WEIRDEST SHOW ON EARTH
“Tell me somethin’, do you ever get nightmares, you know. About stuff, Hank?”
Hank was fixing his bow tie. He was only three and a half feet tall but when he was dressing for a show he felt like Fred Astaire. He sighed. “Sure, after what we been through. Why wouldn’t I?”
“Yeah, well—it’s now that counts, right?”
“Sure is, my friend. Our luck turned around didn’t it? Don’t I always say to look on the bright side?”
It was true. Tommy always helped him. He always would. That was why they were pals. Friends forever—literally.
They were part of a circus. Granted it was small, but it made up for that by its uniqueness. And like any circus, aside from midgets,
it had animal acts, performers and clowns. What’s a circus without clowns?
Yup, considering its size, this circus was pretty popular. People like to be entertained. Times were hard in this, the third year of what would come to be known as, the Great Depression. Yet, despite that,people came; all kinds of folks. Rubes and hicks mainly—because they never played the big cities; just small towns. Sebastian said it was better that way. They didn’t want any trouble. Not that they couldn’t handle it and then some.
Yet another show was about to start and the boys were glad. When they heard the brass band start up with Entry of the Gladiators they were in ecstasy. Tommy rubbed his hands. “That’s it. Getting all
revved up now, how about you, kid?”
Hank smiled. “Yeah. It’s magic, ain’t it?”
They both laughed heartily at that. When the music stopped they heard Sebastian go into his spiel. “Ladies and Gentleman—prepare yourselves for the best circus show you’ll ever see. . . ”
No hecklers tonight, well one only; some yokel showing off to his girlfriend. The boys could hear him making loud noises and acting like a real smart ass.
The boys got ready for their entrance. Sebastian liked them to come out first and greet the audience, talk to them and get a sense of what kind of folks they were. They liked it too because they enjoyed sniffing the air. People’s blood always smelled so different. It was amazing.
They locked eyes onto the heckler as he was still going strong.
“Could be worse,” Tommy said. “Could be a few of them.”
Just then the heckler called them both runts. Runts, they didn’t like. Runts did more than rankle. But the stupid bastard finally shut up when the clowns made their appearance.
There were three of them. They wore distinctive clown make up.
One was sad—there were tears painted under his eyes and his drooping lips were done up artfully. He had learned makeup from another clown he killed and ate. Well, no one’s perfect.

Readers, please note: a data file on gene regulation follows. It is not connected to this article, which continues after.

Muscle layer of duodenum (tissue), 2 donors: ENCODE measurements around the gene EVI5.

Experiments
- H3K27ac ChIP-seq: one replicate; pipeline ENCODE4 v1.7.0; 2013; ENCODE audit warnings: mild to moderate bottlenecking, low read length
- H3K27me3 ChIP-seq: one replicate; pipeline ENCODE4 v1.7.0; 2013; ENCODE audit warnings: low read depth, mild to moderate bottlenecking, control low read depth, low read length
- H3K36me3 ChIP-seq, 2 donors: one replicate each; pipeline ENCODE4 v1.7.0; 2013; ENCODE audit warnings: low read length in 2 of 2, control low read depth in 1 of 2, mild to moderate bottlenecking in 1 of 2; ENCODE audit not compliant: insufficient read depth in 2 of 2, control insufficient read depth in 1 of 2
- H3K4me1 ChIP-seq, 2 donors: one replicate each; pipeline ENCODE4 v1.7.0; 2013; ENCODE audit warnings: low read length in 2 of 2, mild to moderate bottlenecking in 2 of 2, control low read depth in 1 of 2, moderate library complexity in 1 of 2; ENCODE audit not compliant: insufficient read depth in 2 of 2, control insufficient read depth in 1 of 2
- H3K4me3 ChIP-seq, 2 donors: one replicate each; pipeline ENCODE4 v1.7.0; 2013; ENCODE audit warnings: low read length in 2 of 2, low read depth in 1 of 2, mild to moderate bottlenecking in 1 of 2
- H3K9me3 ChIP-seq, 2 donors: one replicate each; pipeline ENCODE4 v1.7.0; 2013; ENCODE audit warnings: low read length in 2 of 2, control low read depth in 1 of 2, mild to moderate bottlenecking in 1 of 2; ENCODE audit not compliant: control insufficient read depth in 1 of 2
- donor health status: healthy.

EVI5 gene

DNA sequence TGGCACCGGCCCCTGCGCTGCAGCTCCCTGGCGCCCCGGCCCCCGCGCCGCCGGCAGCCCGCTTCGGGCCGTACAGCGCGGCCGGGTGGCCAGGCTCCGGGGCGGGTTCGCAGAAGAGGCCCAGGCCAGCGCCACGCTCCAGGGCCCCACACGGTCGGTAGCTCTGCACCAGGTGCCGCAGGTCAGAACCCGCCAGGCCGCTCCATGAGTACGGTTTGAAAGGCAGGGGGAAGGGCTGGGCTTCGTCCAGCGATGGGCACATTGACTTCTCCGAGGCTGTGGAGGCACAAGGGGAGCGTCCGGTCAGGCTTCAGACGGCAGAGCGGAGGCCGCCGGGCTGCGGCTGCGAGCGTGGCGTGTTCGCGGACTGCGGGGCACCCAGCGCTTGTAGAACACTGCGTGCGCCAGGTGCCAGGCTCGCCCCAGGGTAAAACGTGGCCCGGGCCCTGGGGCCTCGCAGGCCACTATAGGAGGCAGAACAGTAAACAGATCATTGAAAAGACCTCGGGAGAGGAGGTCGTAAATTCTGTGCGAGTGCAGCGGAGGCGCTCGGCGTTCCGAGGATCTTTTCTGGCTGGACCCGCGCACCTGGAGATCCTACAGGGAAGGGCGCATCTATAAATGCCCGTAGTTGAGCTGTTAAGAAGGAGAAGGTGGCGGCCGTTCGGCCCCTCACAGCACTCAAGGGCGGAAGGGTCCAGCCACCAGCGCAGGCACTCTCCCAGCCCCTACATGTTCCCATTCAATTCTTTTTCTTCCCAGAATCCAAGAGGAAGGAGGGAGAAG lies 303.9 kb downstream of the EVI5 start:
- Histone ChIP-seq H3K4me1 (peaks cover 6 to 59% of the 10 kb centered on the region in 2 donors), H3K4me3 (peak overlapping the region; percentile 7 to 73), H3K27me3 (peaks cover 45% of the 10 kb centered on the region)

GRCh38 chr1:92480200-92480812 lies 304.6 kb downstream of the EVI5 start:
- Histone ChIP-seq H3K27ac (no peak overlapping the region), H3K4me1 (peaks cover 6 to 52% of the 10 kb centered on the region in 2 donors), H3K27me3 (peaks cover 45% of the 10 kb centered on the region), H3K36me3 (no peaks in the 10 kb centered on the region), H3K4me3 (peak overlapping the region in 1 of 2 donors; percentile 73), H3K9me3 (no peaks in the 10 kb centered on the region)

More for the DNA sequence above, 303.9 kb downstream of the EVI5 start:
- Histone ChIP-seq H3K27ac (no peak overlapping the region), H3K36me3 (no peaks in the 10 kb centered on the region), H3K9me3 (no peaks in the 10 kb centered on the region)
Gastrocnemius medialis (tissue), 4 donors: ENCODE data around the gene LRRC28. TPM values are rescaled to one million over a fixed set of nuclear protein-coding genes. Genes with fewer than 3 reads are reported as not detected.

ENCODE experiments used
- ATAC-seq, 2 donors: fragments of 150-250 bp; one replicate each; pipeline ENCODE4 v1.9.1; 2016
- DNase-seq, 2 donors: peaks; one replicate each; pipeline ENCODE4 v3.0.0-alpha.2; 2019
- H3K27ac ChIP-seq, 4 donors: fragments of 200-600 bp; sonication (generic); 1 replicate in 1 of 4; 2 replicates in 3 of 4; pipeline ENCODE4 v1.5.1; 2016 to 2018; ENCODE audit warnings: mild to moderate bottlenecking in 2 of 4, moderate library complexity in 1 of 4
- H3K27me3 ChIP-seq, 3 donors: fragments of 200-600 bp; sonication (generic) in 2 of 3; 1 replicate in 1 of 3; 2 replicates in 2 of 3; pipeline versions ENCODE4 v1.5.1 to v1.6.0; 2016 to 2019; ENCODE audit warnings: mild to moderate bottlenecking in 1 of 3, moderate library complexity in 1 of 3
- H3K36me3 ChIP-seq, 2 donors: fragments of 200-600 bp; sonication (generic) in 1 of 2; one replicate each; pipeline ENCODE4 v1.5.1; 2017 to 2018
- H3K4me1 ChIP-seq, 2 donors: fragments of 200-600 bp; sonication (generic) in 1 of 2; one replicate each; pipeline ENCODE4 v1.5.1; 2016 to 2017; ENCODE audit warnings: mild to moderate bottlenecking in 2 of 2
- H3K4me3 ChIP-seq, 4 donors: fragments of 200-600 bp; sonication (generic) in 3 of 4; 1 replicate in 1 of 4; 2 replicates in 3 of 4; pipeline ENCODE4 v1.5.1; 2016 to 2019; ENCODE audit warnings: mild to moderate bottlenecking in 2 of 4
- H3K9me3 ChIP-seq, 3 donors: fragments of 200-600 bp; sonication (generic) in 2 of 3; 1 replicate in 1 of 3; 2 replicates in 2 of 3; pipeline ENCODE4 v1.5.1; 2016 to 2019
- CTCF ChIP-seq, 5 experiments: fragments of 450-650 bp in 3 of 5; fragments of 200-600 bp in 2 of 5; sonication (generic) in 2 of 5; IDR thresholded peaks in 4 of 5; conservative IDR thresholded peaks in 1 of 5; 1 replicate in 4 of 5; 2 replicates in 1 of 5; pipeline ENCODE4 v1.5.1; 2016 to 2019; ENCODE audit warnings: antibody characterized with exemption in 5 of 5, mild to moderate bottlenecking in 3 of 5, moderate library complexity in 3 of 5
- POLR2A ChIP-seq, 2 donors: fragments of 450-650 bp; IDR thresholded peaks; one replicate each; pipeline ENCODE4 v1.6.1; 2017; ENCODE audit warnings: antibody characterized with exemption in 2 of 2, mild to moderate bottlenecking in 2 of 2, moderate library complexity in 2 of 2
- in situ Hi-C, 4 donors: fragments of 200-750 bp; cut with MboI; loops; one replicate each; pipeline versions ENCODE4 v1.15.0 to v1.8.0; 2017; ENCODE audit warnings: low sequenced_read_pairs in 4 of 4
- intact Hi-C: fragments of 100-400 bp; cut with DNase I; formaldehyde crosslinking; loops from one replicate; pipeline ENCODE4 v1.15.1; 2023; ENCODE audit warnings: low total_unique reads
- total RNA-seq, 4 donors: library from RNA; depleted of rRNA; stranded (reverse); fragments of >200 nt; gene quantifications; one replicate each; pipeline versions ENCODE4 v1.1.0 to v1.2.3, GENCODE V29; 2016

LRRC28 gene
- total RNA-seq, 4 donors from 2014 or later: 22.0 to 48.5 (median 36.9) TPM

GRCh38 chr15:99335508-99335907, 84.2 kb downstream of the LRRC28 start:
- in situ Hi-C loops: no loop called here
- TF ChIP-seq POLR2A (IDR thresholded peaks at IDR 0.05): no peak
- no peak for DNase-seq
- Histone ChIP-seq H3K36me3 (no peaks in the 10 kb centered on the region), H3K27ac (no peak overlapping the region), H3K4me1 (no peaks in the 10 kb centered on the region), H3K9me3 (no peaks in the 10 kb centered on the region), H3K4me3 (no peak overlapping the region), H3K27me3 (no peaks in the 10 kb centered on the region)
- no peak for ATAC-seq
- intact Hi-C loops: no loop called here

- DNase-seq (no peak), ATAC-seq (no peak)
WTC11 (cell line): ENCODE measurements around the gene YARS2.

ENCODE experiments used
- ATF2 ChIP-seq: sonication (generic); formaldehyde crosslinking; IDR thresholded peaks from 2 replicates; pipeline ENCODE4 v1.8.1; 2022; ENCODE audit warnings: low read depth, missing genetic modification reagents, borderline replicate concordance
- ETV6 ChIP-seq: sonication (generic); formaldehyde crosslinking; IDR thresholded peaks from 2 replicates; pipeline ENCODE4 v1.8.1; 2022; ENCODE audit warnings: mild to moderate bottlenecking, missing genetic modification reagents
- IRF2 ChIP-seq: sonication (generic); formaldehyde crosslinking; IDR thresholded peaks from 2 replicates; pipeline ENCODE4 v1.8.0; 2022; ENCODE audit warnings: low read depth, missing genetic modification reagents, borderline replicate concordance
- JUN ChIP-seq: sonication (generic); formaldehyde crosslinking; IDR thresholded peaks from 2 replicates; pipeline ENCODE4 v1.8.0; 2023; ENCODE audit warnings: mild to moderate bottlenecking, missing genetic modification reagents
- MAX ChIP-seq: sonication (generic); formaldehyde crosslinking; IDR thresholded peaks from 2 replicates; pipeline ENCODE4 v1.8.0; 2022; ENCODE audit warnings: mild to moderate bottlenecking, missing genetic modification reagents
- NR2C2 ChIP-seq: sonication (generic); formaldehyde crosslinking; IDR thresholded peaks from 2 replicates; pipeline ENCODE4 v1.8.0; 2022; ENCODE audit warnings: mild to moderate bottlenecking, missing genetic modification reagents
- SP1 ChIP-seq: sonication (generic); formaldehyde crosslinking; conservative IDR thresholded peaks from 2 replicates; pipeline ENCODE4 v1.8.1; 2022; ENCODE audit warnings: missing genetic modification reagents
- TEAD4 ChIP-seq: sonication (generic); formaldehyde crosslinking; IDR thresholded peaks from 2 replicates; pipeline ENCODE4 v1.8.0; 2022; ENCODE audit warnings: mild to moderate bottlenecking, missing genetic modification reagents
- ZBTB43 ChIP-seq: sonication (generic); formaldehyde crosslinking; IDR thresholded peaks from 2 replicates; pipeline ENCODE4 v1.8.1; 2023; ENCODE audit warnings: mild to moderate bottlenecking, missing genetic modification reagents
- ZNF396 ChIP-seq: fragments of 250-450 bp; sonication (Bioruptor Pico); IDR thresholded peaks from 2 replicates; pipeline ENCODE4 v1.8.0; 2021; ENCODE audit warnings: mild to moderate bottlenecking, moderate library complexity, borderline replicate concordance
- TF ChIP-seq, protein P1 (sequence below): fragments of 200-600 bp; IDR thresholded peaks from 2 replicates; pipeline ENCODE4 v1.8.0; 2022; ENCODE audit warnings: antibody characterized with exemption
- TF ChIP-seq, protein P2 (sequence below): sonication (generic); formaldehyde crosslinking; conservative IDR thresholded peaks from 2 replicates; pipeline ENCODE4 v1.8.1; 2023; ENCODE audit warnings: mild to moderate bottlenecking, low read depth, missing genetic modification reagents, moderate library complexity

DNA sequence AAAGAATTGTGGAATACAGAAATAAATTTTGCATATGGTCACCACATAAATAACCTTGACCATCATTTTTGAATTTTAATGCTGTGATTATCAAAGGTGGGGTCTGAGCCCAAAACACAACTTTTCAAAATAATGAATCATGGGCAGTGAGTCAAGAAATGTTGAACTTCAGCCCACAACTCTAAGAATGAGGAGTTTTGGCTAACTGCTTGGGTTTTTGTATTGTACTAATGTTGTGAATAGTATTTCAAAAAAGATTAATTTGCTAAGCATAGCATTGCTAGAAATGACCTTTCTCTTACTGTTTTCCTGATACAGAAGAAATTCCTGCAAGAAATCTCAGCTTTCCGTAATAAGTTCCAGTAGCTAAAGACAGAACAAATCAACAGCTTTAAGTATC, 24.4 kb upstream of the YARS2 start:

The other two clowns were also uniquely made up. Happy was the jolly one. He had this big ass smile plastered across his face.
Sometimes he had the remains of food stuck in the corners of his mouth.
“Hey, that ain’t lipstick, is it?”
The two other clowns would often tease him.
“Oh shit!” He’d invariably say. “I am a messy eater!”
He was; he often had bits of flesh and blood scattered all over his costume. Lou used to admonish him. In the last town Lou actually found a half-eaten eyeball stuck onto Happy’s oversized shoe. He gave it to him for that. Lou didn’t like to yell but Happy had to get it together.
Still, they remained friends.
The third clown’s make up was more unusual. He was the clowns’ clown. Dave was the one the other two would pretend to pick on. His make-up was very old fashioned. It was the way clowns were made up in mediaeval times.
All three began to respond to the audience, especially the children.
They’d make these exaggerated motions. They just mimed; they never spoke. One child had already been chosen by one of them because he was fat. Lou loved fat little boys, all dimply and doughy looking. The last boy he had eaten lasted a whole week! Boy oh boy that little tub of lard was tasty. Happy did him up in a special glaze.
Happy liked to cook.
“It’s gonna be a good show,” Lou said—sounding very upbeat. “I can feel it in my bones.”
That’s when the orchestra started up again; just a few notes, after which Sebastian introduced the trapeze act: the great Waldini and his wife.
These acts, from the trick rider and her horse to the trapeze couple, including the brass band as well as the lion tamer and lions, were odd looking, expressionless. They performed well enough though. It was only when you looked closely at them that there was a sense something was radically wrong, as in weird, fucking and odd.
Only one person noticed. He had seen the show a few times, following them from town to town throughout Ohio. He was studying the acts. Something wasn’t right about it; something just stunk about it. He didn’t know what it was, but he was determined to find out. It would make his career as a reporter, he felt sure.
He watched the lion tamer strut out. The guy was attired in a glittering, white outfit; pith helmet, whip and everything. The whip cracked as the tamer barked out commands. The lions growled a few times, nothing remarkable. In fact if anything, they looked bored. It seemed their growls and raised paws didn’t have a sense of realism which was most strange.